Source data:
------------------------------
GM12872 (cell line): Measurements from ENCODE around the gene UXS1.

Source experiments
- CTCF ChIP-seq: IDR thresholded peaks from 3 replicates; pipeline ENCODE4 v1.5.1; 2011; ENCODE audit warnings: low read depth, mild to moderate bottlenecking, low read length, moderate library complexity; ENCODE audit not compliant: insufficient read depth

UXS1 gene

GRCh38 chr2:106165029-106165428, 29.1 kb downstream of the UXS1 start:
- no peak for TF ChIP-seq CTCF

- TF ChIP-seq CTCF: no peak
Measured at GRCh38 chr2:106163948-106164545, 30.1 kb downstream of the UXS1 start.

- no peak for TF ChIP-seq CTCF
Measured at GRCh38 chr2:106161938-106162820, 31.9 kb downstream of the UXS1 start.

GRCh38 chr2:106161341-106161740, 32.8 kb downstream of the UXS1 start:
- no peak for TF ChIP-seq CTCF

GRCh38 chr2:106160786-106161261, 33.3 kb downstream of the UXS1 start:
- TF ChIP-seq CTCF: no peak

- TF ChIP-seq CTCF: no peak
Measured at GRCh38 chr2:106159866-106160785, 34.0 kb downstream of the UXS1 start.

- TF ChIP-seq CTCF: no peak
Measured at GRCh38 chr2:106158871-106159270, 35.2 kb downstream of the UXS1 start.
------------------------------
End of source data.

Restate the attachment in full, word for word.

GM12872 (cell line): Measurements from ENCODE around the gene UXS1.

Source experiments
- CTCF ChIP-seq: IDR thresholded peaks from 3 replicates; pipeline ENCODE4 v1.5.1; 2011; ENCODE audit warnings: low read depth, mild to moderate bottlenecking, low read length, moderate library complexity; ENCODE audit not compliant: insufficient read depth

UXS1 gene

GRCh38 chr2:106165029-106165428, 29.1 kb downstream of the UXS1 start:
- no peak for TF ChIP-seq CTCF

- TF ChIP-seq CTCF: no peak
Measured at GRCh38 chr2:106163948-106164545, 30.1 kb downstream of the UXS1 start.

- no peak for TF ChIP-seq CTCF
Measured at GRCh38 chr2:106161938-106162820, 31.9 kb downstream of the UXS1 start.

GRCh38 chr2:106161341-106161740, 32.8 kb downstream of the UXS1 start:
- no peak for TF ChIP-seq CTCF

GRCh38 chr2:106160786-106161261, 33.3 kb downstream of the UXS1 start:
- TF ChIP-seq CTCF: no peak

- TF ChIP-seq CTCF: no peak
Measured at GRCh38 chr2:106159866-106160785, 34.0 kb downstream of the UXS1 start.

- TF ChIP-seq CTCF: no peak
Measured at GRCh38 chr2:106158871-106159270, 35.2 kb downstream of the UXS1 start.